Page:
MADISON - Rep. Cory Mason said he was given just about five seconds to vote on Gov. Scott Walker's state budget repair bill.
He didn't make it.
Mason, a Racine Democrat, was one of 28 state Assembly legislators who did not vote on the controversial bill that passed early Friday morning. Mason would have voted no, he said.
He was on the Assembly floor in his seat waiting for his turn to speak at 1:05 a.m. Friday when Republicans abruptly called a vote on the bill, he said.
"They opened and closed the roll so fast," Mason said. "It was unprecedented ... What happened last night was a real stain on our democracy."
Mason said he stood up and demanded to be called on by the speaker to talk, following the rules of the Assembly. In the period that Mason and other Democrats were asking to be called on, representatives were given the chance to push a green button for yes or a red button for no.
He said under legislative rules he and other Democrats should have been called on before it went to a final vote. But the vote was only open for about five seconds and Mason missed his chance, he said.
"I realize they might have been tired but they were in the midst of undoing 50 years of workers' rights in this state," Mason said. "They trampled on our rights to dissent. It's a really sad thing."
Rep. Robin Vos, R-Rochester, said it was a quick vote. But there was nothing unethical about it, he said.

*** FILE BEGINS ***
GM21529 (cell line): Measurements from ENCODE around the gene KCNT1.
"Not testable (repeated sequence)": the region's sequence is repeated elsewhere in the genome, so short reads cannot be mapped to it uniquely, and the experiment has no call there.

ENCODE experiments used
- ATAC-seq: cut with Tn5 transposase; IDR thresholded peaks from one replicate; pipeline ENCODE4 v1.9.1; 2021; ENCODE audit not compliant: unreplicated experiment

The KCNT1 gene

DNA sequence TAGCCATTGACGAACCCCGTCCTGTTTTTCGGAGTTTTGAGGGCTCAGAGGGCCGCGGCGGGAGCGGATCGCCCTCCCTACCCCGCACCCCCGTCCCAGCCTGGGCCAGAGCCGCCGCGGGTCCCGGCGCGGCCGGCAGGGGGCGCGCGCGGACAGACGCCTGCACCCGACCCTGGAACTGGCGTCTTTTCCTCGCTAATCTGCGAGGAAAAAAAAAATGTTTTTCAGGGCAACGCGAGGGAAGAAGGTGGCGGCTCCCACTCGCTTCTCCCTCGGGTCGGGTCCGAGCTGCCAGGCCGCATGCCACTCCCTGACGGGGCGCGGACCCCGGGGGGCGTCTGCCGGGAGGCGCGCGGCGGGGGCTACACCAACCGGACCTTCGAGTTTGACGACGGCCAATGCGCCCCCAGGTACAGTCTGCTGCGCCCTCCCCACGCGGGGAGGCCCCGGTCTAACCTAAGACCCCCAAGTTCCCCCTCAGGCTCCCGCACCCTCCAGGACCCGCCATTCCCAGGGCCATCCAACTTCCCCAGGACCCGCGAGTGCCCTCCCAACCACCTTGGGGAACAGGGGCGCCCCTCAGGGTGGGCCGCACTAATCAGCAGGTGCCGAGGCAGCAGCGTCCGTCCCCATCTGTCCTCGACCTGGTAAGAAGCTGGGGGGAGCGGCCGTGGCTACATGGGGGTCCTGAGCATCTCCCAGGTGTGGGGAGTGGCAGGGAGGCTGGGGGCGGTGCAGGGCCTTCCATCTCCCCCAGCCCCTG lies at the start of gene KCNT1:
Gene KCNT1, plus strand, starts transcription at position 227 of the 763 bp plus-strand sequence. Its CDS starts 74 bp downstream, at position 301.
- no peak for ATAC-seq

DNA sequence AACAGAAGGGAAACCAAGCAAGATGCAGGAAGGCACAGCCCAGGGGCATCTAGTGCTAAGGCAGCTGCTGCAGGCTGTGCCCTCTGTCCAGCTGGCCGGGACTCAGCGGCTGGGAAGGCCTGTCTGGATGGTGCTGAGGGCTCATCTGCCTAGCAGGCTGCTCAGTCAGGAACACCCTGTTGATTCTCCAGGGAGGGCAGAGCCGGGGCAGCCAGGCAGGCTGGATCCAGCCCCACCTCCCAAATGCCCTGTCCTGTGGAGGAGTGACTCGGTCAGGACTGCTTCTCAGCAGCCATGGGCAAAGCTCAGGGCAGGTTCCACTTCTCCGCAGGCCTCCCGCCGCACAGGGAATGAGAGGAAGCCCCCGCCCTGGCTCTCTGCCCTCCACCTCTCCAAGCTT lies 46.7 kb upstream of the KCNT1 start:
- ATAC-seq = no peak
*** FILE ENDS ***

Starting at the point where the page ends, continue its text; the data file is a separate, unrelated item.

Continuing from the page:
"We debated for 60 hours," Vos said. "They refused to work with us to give us any sort of timeline... Once you hit 30-32 hours that is the longest debate we ever had."
He said he went around and talked to Democrats to try to get them to set a timeline, but they wouldn't provide one.
Rep. Robert Turner, D-Racine, said it is common practice to give members of the Assembly notice a vote will happen soon and then give them time to vote. But he didn't know of any rules violation that occurred with the brief vote.
He said in the minutes before the vote happened he noticed Republicans walking around talking to each other.
"Something wasn't right," he said.
So he stayed at his desk without getting up to stretch or go to the restroom. Then the vote happened quickly, but he was prepared.
The final Assembly vote on the governor's bill, which essentially eliminates collective bargaining for most public employees except police and firefighters, was 51 yes votes to 17 no votes, with 28 representatives not voting.
Rep. Robin Vos, R-Rochester, and Rep. Samantha Kerkman, R-Powers Lake, who represents Burlington, voted yes. Rep. Robert Turner, D-Racine, voted no.